The motives of those who rejected patriarchal monotheism in the last 100 years and defiantly put the pejorative term ‘Pagan’ on their banner were and are equally varied.. The adherents of Roman Traditional Religion, German Asatruar, Lithuanian Romuvans and their Russian, Ukrainian and Polish fellows reject above all the Christian universalism that deprived them of their national folk myths and substituted the alien myths of a Semitic desert tribe. They reject also the Communist universalism and now the capitalist globalism into which Christian universalism has morphed. They want to reclaim their individual national identities through their pre-Christian national gods, goddesses and myths.

Among Lithuanians at least this antedates the collapse of Communism and the Soviet Union. In 1987 I was shown a book entitled Ancient Lithuanian Folk Traditions printed by a Lithuanian press in Cleveland, Ohio On its cover was the Sun goddess Saule in Lithuanian national costume, zapping two serpents with thunderbolts in each of her hands. One of the serpents had the hammer and sickle, the other the Christian cross on its head.

If the family values of these ethnic religions are fairly conservative it is partly because those were the values of their pre-Christian ancestors, but also because those have been the traditional values of all those who had to work hard to scratch a living from the soil or to better themselves economically and socially like the urban middle classes since the Renaissance and the Industrial Revolution. They are thus probably the values that the people from the impoverished ex-Communist countries need above all else to raise their standards of productivity and living to Westerm levels.

English speaking North Americans, West Europeans and Australians are in a different situation. The universalist culture that others are rejecting is our culture: we are the new Roman Empire. We belong to the rich of the contemporary world, who do not need iron Puritan values anymore to enrich ourselves further. If we do not like the mass consumption culture in which we live our only remedy is to transform it from within, by replacing Puritan predatory consumerism with a mystical affirmation of our identity with the forces of the Earth and of hedonistic joy in living sensually as well as spiritually. These values are as universalist as the global capitalism and consumerism against which they react.

New Classification Terms

Be that as it may, the spiritual needs and contemporary aims of those who have called themselves Pagans seem to be too diverse for the term to be of any use to religious sociologists and anthropologists. We need new terms to define the two groups.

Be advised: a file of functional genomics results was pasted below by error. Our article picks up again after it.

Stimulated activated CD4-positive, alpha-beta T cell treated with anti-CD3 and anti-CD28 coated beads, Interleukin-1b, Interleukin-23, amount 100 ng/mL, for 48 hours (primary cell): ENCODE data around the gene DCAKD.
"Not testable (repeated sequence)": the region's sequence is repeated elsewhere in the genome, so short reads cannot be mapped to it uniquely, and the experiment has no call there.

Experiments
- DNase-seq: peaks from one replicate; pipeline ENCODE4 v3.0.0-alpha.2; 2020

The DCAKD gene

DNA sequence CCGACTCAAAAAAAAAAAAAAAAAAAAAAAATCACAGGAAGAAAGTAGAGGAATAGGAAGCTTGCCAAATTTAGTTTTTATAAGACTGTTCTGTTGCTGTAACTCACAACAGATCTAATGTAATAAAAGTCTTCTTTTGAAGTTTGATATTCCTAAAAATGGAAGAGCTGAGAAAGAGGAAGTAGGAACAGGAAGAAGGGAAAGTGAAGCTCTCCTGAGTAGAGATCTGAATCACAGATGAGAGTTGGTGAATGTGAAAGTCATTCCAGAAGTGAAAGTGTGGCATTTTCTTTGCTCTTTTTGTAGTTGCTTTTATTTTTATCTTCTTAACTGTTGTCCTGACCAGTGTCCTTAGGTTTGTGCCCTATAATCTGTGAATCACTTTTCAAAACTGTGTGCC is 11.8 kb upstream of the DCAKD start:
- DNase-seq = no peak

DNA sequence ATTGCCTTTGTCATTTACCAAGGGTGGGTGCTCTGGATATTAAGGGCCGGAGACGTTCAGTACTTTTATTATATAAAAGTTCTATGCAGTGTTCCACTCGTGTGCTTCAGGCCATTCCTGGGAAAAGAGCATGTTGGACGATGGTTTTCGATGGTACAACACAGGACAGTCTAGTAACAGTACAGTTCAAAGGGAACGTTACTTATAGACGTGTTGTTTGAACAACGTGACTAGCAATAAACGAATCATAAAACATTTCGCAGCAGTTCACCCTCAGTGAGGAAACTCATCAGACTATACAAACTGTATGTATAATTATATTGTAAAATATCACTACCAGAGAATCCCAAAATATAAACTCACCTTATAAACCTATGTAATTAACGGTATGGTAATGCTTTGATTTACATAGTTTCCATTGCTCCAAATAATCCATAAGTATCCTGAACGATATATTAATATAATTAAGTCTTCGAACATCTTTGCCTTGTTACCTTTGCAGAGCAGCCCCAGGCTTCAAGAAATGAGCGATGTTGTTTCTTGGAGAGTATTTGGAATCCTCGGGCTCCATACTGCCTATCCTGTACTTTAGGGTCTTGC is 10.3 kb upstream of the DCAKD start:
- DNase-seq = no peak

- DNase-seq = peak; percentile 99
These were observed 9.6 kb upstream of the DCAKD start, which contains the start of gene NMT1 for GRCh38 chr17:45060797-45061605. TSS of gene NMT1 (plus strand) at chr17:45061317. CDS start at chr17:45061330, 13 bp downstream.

The Asatruar have already done so and call themselves Heathens in preference to Pagans to distance themselves from Wicca and related groups. They as well as the Romuvans, Russian, Ukrainian and Polish traditionalists have grouped themselves into the World Council of Ethnic Religions (www.wcer.org) in which they have already been joined by some Hindus and are preparing to welcome Japanese Shinto, Native American and African Traditional religions. Those Western Druid orders who affirm primarily an identity with the pre-Christian Celtic past would probably be welcome as well.

On the other side of the fence, Germans practising one of the branches of the duotheistic Earth religion don’t want to call themselves Heiden, to distinguish themselves from the adherents of the Nordic tradition who have appropriated this term. Instead they call themselves Wiccans, even when they have not been initiated into the coven-based mystery cult that carries this name in England. In America too Wicca has become a much broader umbrella term, synonymous with witchcraft, that covers not only Gardnerian Wicca, but Feri, Reclaiming, the Church of All Worlds and all those who share its duotheistic Earth revering theology. So it looks as if Wicca is the emerging term for all non-ethnic Earth revering religions, which unlike Paganism does not carry the risk of being confused with the extreme rightwing disciples of Julius Evola.

Of course, there is no mutual exclusiveness between seeking to defend the Earth’s ecology and honouring one’s ancestral religious traditions: Native Americans, Romuvans and most Hindus do both; but there is no necessary identity between the two aims either. And even those who hold both aims may differ in their priorities.